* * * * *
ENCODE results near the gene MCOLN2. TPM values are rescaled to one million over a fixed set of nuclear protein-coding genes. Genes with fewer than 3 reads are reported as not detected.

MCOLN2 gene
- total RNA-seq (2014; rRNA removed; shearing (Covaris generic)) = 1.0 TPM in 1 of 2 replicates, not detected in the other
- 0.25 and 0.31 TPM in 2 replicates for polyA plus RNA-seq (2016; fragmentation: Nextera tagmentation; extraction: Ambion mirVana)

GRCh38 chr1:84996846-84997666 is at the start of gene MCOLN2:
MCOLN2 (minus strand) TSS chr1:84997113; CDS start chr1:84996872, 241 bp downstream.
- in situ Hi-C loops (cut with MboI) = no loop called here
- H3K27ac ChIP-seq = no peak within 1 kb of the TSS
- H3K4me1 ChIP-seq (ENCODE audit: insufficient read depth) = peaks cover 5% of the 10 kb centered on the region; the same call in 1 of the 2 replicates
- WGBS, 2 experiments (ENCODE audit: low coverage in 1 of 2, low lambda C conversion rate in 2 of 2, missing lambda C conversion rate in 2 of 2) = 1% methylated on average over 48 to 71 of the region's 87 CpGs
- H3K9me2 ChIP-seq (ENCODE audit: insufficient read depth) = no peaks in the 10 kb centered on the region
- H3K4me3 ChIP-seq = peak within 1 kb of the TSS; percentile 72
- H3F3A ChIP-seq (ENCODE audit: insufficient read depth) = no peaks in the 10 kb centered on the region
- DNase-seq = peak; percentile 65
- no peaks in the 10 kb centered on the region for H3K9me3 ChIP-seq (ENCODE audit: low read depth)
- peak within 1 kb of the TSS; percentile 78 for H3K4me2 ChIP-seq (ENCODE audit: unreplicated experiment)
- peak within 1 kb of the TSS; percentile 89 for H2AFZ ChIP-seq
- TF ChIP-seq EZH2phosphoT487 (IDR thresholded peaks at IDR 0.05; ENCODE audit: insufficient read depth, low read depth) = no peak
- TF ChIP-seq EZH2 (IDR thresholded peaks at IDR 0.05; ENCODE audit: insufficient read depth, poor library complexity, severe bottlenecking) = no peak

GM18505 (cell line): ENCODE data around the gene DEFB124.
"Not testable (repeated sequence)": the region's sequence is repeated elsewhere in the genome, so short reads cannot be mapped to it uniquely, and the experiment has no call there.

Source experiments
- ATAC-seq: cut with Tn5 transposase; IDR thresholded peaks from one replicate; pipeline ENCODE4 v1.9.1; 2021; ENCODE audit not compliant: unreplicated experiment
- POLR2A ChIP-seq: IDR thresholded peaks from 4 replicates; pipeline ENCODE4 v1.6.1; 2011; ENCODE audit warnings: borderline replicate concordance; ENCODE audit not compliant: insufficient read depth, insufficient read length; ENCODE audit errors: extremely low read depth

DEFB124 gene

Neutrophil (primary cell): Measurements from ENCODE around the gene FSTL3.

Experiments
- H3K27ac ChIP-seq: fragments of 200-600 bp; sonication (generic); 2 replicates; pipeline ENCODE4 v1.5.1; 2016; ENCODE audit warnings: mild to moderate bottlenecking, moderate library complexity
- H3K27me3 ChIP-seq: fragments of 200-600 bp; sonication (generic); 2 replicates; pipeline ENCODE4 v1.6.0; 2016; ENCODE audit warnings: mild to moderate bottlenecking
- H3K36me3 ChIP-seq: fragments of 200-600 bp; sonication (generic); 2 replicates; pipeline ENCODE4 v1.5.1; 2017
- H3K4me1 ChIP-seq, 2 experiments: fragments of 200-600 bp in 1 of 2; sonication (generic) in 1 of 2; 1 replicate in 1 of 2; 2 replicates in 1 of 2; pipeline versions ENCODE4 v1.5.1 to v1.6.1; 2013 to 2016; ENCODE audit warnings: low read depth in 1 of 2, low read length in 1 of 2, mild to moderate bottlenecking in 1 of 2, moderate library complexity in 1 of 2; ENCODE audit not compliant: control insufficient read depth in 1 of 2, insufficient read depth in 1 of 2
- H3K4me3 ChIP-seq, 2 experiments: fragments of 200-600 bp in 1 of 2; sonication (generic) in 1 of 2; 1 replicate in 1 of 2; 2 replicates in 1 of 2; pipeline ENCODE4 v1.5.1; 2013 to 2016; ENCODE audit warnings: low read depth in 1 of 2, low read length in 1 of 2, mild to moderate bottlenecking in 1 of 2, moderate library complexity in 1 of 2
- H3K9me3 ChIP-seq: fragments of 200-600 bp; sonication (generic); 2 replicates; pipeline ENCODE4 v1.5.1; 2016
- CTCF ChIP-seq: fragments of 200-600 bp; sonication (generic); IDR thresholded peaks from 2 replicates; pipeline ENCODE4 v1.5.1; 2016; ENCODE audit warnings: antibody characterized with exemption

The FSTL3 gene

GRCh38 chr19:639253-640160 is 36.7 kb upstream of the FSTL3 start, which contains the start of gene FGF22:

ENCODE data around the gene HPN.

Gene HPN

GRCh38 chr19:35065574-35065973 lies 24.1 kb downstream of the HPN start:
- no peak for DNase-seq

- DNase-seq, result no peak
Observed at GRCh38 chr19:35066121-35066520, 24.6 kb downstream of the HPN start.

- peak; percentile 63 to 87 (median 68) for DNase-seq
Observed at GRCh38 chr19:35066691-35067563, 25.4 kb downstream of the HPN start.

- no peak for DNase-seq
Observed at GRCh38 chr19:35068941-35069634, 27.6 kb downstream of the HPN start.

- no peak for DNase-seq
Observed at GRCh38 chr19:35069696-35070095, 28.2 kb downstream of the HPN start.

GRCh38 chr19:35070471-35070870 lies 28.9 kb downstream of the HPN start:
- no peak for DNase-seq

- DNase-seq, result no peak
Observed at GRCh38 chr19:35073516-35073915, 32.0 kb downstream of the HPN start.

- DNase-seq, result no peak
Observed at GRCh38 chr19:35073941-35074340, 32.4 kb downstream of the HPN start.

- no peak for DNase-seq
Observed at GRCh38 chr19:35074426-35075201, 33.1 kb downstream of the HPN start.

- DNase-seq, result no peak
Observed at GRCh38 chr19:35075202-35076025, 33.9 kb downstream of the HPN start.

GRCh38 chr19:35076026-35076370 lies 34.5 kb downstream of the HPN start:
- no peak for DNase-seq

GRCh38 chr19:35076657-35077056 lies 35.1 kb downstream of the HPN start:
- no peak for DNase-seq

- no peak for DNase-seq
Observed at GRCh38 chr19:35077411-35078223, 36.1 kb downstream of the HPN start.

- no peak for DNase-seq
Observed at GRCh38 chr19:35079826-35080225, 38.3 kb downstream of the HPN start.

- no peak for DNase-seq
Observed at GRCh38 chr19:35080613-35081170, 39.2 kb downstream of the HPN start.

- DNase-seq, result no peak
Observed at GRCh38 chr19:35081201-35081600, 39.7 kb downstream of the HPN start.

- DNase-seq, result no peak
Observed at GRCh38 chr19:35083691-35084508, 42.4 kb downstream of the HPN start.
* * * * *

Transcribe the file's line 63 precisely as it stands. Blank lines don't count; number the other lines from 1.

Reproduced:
- no peak for DNase-seq